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Fallout Begins after Hawaii's False Missile Alert; Condoleezza Rice's Comments on North Korea Overtures to South Korea; Liam Neeson: "Me Too" Movement Becoming "Witch Hunt"; Hero Firefighter Catches Child Thrown from Burning Building. Aired 2:30-3p ET
Aired January 15, 2018 - 14:30 ET
THIS IS A RUSH TRANSCRIPT. THIS COPY MAY NOT BE IN ITS FINAL FORM AND MAY BE UPDATED.
[14:30:00] JEMAR TISBY, PODCAST CO-HOST, PASS THE MIC: I remember this frozen moments when we were about to leave the room, I'm wondering, what do I take with me if everything is destroyed? So one thing I picked up was my wedding ring which I think was a good choice. We headed out but there was a moment of shared solidarity in crisis where people you would just pass by without speaking a word was making eye contact, smiling, joking. A psychologist friend of mine calls it "trauma laughter" to cope with a stressful situation in a light manner. We were all saying, hey, I hope we survive and live. Right afterwards, folks were saying, hey, how are you? Everyone's like, well, we didn't die, so it's a good day.
BROOKE BALDWIN, CNN ANCHOR: Totally surreal. Here's my last question because the worry is what if this actually happens and it's real, right? Whether in Hawaii or who knows where. Would you believe it? Would you take it seriously?
TISBY: I would most certainly take it seriously. I would move as swiftly as I could to seek safety and shelter. It's caused me to do more research on nuclear preparedness. Unfortunately, the threat of a nuclear attack seems much more realistic these days. I remember thinking in that moment how strangely calm I felt and I'm thankful for my Christian faith. Not that I wanted to die. I knew if I did Heaven awaited me. It puts everything in perspective both from a here and now standpoint about what we do in case of a nuclear attack but in terms of sorting ourselves and getting ourselves in order -- relationships with family, friends. It gives a sense of urgency to every day as a gift and how to use it to make the world a better place.
BALDWIN: My goodness. What a range of emotions to go through.
Jemar, glad you're OK. Welcome back home to Memphis. Good to have you on. Thank you so much.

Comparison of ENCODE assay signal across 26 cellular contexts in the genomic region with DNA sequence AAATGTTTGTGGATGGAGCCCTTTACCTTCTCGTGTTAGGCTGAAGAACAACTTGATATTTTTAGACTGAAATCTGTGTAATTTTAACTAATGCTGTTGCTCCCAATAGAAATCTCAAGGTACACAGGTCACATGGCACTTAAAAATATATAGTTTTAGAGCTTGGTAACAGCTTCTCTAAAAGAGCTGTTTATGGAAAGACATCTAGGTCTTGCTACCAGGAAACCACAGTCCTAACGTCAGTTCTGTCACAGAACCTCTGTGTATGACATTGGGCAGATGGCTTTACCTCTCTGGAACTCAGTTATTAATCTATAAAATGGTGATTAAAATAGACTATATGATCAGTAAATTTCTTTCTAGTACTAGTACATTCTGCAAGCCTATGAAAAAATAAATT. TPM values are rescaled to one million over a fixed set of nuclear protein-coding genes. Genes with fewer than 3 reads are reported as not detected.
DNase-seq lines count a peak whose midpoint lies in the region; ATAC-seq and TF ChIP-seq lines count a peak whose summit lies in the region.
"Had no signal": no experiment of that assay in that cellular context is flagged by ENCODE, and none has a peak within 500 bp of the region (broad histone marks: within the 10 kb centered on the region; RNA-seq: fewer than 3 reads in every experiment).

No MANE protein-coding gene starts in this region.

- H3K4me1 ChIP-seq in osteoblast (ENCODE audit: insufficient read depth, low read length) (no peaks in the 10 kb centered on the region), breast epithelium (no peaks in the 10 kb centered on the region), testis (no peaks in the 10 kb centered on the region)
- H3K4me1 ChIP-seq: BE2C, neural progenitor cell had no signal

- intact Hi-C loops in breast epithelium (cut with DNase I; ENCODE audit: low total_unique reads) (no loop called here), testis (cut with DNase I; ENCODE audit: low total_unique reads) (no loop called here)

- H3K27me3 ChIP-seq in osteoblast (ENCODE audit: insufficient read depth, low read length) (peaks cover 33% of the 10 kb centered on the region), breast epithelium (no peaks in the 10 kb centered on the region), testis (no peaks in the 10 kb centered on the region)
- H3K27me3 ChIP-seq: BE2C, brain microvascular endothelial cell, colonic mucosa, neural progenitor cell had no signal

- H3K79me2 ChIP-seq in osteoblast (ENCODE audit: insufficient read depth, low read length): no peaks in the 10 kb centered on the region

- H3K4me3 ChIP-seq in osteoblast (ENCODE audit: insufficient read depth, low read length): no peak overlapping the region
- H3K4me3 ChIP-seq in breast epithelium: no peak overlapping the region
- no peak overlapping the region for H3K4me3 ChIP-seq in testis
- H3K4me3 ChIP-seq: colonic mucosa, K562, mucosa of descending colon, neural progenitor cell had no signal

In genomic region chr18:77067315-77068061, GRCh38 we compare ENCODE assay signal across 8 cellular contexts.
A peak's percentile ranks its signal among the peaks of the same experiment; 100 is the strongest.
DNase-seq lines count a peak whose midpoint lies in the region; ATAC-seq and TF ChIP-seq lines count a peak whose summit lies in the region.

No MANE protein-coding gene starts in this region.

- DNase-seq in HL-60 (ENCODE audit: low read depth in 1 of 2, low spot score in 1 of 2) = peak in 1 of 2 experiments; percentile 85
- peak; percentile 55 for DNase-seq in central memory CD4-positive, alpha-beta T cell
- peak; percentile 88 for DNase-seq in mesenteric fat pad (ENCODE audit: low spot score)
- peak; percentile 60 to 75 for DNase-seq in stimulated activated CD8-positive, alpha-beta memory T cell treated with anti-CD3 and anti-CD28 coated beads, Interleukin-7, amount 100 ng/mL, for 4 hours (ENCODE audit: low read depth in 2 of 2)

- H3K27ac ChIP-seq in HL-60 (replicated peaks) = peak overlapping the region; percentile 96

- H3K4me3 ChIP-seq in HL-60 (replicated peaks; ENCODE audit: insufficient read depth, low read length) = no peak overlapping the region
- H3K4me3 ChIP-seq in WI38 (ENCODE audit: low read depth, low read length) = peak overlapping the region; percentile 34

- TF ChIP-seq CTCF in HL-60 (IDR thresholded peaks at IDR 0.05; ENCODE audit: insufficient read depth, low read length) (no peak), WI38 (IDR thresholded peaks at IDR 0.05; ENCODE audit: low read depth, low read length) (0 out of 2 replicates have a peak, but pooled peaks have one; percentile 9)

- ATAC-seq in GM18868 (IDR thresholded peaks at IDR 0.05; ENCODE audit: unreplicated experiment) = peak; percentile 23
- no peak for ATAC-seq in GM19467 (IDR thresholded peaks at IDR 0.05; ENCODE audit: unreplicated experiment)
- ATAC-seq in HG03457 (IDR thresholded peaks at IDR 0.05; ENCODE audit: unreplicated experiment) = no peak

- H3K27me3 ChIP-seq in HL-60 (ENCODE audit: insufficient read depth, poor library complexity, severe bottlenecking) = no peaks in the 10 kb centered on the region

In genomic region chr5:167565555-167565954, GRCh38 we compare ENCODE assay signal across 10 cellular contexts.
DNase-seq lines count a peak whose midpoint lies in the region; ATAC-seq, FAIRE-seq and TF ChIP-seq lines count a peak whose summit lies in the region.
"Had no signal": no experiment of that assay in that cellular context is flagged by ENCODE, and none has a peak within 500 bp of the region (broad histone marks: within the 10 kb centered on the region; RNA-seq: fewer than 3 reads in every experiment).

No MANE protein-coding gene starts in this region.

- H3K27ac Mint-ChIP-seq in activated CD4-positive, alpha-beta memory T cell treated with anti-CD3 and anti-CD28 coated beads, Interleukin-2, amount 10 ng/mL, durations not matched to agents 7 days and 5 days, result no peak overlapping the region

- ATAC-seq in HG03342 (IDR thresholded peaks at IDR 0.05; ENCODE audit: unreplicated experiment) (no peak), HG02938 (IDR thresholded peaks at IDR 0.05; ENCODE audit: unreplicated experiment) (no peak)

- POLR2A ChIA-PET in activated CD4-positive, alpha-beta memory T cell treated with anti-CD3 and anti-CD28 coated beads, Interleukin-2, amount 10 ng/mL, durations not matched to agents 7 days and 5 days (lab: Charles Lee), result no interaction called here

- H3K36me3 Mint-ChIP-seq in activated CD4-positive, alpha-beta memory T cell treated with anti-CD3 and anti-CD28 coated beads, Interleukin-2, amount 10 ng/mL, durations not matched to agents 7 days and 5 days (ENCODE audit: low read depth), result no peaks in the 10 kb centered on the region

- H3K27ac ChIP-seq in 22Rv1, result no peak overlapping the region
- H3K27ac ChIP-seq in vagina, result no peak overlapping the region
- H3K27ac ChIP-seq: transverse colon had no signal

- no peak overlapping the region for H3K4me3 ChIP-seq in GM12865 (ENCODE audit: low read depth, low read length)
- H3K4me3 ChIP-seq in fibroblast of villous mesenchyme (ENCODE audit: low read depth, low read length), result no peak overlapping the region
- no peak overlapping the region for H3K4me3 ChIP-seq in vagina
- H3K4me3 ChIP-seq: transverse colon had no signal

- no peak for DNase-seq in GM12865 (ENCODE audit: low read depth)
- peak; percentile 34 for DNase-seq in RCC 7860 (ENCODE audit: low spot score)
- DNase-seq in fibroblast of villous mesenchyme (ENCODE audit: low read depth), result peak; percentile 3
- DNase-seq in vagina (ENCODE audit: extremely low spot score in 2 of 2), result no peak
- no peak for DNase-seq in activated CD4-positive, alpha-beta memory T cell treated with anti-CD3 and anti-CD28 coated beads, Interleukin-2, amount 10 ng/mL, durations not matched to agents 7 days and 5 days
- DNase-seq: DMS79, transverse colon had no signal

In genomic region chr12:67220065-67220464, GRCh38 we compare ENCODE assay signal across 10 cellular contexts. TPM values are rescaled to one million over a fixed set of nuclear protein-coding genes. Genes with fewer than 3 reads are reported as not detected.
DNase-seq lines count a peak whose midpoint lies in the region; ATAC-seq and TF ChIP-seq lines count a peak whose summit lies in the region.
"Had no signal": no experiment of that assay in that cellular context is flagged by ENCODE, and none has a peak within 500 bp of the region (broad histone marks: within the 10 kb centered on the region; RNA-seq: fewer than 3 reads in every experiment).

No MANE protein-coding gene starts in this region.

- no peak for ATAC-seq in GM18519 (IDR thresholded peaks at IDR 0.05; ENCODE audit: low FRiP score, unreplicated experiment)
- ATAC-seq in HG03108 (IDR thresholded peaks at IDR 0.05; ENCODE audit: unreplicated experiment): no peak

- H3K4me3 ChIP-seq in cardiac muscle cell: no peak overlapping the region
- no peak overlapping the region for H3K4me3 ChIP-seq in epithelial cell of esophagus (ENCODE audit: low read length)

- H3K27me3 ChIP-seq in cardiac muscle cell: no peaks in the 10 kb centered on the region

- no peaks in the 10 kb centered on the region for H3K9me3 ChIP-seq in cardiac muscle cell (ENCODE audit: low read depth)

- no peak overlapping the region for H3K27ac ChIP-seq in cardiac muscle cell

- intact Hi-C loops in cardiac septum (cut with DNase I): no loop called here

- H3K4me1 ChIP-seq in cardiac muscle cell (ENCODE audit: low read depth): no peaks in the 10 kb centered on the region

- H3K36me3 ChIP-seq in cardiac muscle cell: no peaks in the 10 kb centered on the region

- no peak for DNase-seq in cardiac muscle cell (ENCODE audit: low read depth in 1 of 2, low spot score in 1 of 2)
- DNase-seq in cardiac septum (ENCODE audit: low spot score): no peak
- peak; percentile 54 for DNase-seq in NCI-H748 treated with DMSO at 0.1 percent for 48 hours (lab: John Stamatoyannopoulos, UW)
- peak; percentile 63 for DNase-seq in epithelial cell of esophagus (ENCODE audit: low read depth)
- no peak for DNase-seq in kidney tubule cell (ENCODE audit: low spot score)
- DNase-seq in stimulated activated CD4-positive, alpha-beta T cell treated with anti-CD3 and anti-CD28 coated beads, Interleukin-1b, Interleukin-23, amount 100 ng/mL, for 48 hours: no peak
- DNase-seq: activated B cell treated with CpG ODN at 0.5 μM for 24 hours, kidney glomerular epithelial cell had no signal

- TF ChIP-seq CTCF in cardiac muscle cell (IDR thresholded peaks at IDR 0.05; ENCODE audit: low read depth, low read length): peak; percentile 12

I want to continue the conversation here --
TISBY: Thank you.
BALDWIN: Thank you -- with Admiral John Kirby.
Admiral, just listening to the conversation, can't even begin to imagine what that would have been like for 38 long minutes. How significant was this alert failure from a national security standpoint and what does it reveal about our preparedness or lack thereof?
REAR ADM. JOHN KIRBY, CNN MILITARY & DIPLOMATIC ANALYST: I don't think Americans should take away any concern about the missile defense preparedness in the region. The intelligence community has a complex, integrated set of defense, in-depth capabilities there in the Asia- Pacific. In fact, it is so capable that within minutes of the alert going out Pacific Command was able to quickly ascertain there was nothing to it and put out a press statement within 10 to 15 minutes of the original alert. I don't think Americans should worry. Missile defense isn't perfect, I'm not saying that, but it is very good, very capable, and the military is reassessing.
That said, it raises concerns about the process controls in place, the procedures from a local and statewide perspective in terms of how they connect to federal authorities in the military, get proper information and get it out in a reliable way. I would hope that other states, in addition to Hawaii, are taking a look at their own systems now to make sure the process controls are properly in place.
BALDWIN: Everyone was like, where are the shelters? There aren't enough shelters.
BALDWIN: It uncovered a huge issue at least for folks there.
To North Korea, Admiral, listen to what former Secretary of State Condoleezza Rice told David Axelrod on "The Axe Files." This is what she thinks about Kim Jong-Un's recent overtures to South Korea.
(BEGIN VIDEO CLIP)
CONDOLEEZZA RICE, FORMER SECRETARY OF STATE: I think Kim Jong-Un is turning out, much more so than I thought, to be actually pretty clever. The approach to the South Koreans was clever. The decision to go to the Olympics is clever.
I think he is more isolated than his father was. Certainly, more reckless. I wonder sometimes if he really believes it when he says, "I can destroy the United States" because anybody who tells him something he doesn't want to hear seems to get killed.
(END VIDEO CLIP)
BALDWIN: What do you think of her use of the word clever? Do you agree he's clever?
KIRBY: I do. He was smart to take advantage of, knowing the south wanted to have a safe and secure, successful Olympics, to take advantage of that, plus their own concerns about President Trump, take advantage to sit down and have a meeting and to discuss a delegation going to the Olympics. That was smart.
Plus we have known he would love to drive a wedge between the Republic of Korea, the South, and the United States and our alliance. This provided, I think, a sort of way to sort of create that wedge. I don't think it will happen. I was in favor of the talks over the Olympics and I think this is a good thing in general. I wasn't concerned we weren't at the tables for those discussions. Going forward if the talks lead to more substantive issues about the military situation, the security situation, it's critical the United States be more involved.